Why Are Decorators So Expensive?

By Mike Cupit


I’ve been a professional decorator for almost two decades. I’ve also been a blogger and collaborated with other professional decorators on this website for the past 5 years. As decorators, sometimes we’re asked to justify our prices. I find this a little bit insulting to be honest, and if a client saw things from our point of view, they wouldn’t need to ask.


Training to Become a Proper Decorator


Most decorators start their professional life as an apprentice. This means we go through 2 – 3 years of training, splitting our time between college and working for another decorator. In that time, we’re expected to carry out the menial tasks such as keeping the van tidy, fetching and carrying, sanding, caulking and pasting. Sometimes we sand for days on end to the point where the tips of our fingers bleed.


After our apprenticeship we may be qualified, but very few of us are capable of starting our own business at that point. A professional decorator with their own business needs to be an expert. We need a vast array of knowledge when it comes to products and application. We must know each process inside and out. You don’t become an expert after a few years at college. I honed my skills for a further 7 years by working for other decorators before I was able to get a business off the ground.


The Running Costs of a Decorating Business


This is something the public don’t tend to take into consideration while they’re trying to work out why decorators are so expensive. At first glance, one would assume the cost of labour goes straight into the pocket of the tradesman. This is far from the case!! All businesses have running costs and a decorating business is no exception. I’ll take you through some of the general running costs.


The marketing budget of a decorating business can be substantial. This includes everything from social media advertising, to a subscription to something like Check-a-Trade (£1,200 on its own).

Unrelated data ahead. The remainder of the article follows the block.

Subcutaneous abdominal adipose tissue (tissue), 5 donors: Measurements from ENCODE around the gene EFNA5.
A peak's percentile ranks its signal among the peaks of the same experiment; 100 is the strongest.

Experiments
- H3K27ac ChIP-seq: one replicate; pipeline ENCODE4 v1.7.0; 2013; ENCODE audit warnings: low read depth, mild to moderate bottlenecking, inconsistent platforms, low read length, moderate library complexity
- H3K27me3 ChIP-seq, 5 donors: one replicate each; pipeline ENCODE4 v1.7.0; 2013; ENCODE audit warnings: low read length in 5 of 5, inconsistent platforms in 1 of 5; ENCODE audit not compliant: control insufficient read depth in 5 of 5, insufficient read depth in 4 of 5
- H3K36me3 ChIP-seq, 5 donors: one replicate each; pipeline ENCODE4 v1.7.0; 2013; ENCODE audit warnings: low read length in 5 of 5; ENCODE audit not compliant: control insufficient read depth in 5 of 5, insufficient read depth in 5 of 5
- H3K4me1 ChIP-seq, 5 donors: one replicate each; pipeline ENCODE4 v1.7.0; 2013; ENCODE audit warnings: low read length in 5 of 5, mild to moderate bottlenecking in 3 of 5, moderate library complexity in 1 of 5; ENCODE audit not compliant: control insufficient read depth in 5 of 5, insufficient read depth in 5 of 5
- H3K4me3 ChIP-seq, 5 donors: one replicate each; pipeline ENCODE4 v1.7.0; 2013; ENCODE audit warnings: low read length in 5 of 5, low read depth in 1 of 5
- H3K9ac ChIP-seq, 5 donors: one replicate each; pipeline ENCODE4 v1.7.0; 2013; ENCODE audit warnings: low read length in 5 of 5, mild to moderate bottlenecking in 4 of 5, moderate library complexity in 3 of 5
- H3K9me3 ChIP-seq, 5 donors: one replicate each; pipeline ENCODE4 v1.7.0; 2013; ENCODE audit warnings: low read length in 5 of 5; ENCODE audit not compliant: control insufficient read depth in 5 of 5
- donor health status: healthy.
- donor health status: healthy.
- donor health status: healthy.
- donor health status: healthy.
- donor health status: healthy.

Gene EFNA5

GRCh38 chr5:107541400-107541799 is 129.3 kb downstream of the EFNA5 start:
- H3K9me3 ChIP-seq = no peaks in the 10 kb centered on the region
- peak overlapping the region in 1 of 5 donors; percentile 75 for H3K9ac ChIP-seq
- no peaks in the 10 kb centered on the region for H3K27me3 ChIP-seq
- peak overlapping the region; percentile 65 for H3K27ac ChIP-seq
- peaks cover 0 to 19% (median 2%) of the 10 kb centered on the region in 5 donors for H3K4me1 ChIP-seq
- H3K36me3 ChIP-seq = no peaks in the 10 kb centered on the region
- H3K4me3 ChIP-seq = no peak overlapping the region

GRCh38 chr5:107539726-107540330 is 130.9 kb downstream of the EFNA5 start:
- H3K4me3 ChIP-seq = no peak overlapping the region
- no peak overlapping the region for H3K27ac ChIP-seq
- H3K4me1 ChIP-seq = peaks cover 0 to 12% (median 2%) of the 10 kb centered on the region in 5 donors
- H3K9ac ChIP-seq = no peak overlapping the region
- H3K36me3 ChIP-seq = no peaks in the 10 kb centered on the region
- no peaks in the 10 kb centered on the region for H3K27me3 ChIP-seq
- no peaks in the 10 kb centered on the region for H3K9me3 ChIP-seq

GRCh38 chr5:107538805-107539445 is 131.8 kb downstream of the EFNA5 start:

Then you have liability insurance, employers insurance, tool theft insurance and income protection insurance.

Tool maintenance is probably the third biggest cost to a decorator. We need professional quality tools which we use day in/day out, so they’re always going to need topping up or replacing.

We also need to account for jobs which run over and non-payers (customers who decide they’d rather rip an honest tradesman off, rather than paying for a job).

Keeping a van on the road, which is often a second vehicle. That includes the cost of the van, fuel, tax and yet more insurance.


Unpaid Time


We’ve done running costs, something else people don’t consider is all the unpaid time that comes with being self-employed. All this also needs to be accounted for in our bottom line. We spend our weekends cleaning and organising tools. We pack the van at the start of each day. Run around collecting materials, quoting, paperwork, marketing. Then, because we’re self-employed, we need to pay into our own pension and put money away for holiday pay.


The Cost of Trade Paint


A lot of our clients don’t realise the difference between trade and retail paint. Not just in quality, but also in price. We’ve had price hike after price hike in the past few years due to the lack of raw materials, Brexit and Covid. So, before you moan at our materials bill, go through a decent trade paint website and just look at how much paint costs nowadays.


So, is it Worth Hiring a Decorator?


You may think you’re a DIY God, but trust me, a decorator can do what you can’t!! A decorator will get a better finish, with products that will last and complete a job in around half the time you can. We spend years honing our skills, studying different products, testing different tools. We’ve seen how each product ages in the real world and we know how durable each finish will be.


If you are a hard-working professional and you can afford it, you deserve a professional standard of decorating in your home. Just bite the bullet and stomach the cost. If you’re not happy with a price, get another one from somewhere else, but at least now you know why decorators are so expensive.

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